This Movember-Focused Digital Poster Recognizes, Responds To Facial Hair

November 23, 2018 by Dave Haynes

This is a great example of how video analytics technology can be applied to a digital OOH ad campaign – adding some surprise and whimsy for people, particularly men, who walk by a digital poster.

The Movember Foundation, the men’s health charity, is running a campaign in the UK and Australia that uses Quividi’s pattern detection algorithms to recognize the facial pattern of men with beards or moustaches, and triggering content that reacts to recognized patterns.

Says a Quividi press release:

Bearded passers-by were greeted on screen with a specific humorous message (“2016 called, it wants its beard back”) whereas moustachioed men were congratulated for their look (“Your moustache looks good”). Passers-by with no facial hair but who smiled at the screen were also served with a triggered, contextualized message (“This smile is a money-maker”). All others saw a generic campaign for the Movember Foundation.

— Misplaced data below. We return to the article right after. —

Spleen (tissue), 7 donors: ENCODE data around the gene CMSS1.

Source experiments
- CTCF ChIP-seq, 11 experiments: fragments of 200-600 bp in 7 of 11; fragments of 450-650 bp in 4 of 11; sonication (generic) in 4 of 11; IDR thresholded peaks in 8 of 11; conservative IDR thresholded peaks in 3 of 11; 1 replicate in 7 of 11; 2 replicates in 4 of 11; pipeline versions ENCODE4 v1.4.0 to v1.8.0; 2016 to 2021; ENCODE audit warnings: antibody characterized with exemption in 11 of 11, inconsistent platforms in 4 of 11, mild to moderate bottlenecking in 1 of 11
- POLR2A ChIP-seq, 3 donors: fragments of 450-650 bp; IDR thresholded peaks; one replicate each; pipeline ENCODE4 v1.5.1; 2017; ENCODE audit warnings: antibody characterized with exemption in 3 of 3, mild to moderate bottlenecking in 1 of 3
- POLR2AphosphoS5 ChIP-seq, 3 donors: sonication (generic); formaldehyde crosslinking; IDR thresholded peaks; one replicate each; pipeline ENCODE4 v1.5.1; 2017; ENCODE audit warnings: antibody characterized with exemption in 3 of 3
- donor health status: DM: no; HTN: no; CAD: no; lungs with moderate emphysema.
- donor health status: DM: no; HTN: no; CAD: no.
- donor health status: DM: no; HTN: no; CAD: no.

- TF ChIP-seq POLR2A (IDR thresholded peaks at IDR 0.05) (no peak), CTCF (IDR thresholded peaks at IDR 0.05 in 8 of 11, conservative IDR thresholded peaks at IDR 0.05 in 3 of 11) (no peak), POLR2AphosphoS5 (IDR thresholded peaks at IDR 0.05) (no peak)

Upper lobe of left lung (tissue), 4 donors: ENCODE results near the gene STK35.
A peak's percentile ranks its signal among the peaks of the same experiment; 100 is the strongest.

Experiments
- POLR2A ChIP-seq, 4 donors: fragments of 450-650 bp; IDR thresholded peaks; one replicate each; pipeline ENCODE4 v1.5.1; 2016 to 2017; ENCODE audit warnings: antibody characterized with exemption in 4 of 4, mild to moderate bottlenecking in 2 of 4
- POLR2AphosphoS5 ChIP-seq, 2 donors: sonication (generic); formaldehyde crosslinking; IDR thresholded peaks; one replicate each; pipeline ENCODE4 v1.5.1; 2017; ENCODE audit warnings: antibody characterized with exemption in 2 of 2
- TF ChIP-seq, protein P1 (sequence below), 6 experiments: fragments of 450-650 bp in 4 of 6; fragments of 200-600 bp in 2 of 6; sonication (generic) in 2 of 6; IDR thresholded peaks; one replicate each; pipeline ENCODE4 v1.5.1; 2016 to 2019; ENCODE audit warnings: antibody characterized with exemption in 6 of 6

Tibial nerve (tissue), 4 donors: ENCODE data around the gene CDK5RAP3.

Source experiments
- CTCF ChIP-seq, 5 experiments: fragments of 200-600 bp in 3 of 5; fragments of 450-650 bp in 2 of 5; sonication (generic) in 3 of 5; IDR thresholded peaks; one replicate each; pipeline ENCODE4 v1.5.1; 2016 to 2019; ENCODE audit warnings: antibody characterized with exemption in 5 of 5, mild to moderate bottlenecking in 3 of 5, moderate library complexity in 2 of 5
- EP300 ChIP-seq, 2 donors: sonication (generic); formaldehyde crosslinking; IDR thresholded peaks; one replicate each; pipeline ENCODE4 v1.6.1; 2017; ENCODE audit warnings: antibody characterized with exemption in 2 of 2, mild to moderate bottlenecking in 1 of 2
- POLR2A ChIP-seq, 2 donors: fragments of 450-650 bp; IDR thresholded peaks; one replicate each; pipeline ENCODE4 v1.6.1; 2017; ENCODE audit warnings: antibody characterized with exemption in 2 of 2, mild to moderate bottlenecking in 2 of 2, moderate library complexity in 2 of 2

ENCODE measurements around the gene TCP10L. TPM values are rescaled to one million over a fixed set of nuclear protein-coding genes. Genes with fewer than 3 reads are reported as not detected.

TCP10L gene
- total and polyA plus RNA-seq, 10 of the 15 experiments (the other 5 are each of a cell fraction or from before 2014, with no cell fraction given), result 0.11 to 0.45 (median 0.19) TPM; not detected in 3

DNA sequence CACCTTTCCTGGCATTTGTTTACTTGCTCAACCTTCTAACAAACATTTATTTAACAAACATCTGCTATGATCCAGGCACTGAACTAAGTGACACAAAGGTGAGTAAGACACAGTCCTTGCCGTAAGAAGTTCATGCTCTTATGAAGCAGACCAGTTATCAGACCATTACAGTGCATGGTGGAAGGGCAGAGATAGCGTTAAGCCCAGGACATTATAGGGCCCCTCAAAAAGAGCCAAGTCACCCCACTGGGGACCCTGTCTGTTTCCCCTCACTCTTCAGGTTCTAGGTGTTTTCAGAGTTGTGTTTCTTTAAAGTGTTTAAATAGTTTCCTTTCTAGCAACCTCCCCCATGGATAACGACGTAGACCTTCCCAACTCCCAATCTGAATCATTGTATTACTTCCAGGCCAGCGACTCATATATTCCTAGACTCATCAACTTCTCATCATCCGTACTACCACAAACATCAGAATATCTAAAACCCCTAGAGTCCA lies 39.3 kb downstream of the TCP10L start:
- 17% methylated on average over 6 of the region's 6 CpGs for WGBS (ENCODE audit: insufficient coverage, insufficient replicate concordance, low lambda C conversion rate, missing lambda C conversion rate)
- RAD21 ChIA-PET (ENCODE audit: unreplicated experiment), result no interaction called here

All the creative ended up inviting everyone to show support for the Movember Foundation by growing a moustache for the month Movember.

The campaign ran in Australia in collaboration with VMO, across their retail and service station network, and in the UK with Clear Channel, on their Malls Live Interactive Network.

“We are really proud of this creative campaign that we have collaborated on with Quividi, VMO & Clear Channel UK. The moustache has always been designed to grab attention and start important conversations about men’s health and this takes it to the next level. Innovation is really important to the Movember Foundation, as people are increasingly asked to fundraise or donate to charities,” says Juliette Smith, Chief Marketing Officer for the Movember Foundation. “It is important we continually trial new technology, in order to help us reach our goals of reducing the number of men dying prematurely by 25% and halving the number of deaths from prostate and testicular cancer by 2030.”

Really like this, because it’s fun and pushes the pattern detection tech a bit more than male/female and age. Clever.

  1. Peter says:

    I’ve seen this called ‘the first DOOH campaign that reacts and interacts with people based on their facial hair” … but amazingly, it isn’t.

    Here’s an earlier one from right here in Canada:

Leave a comment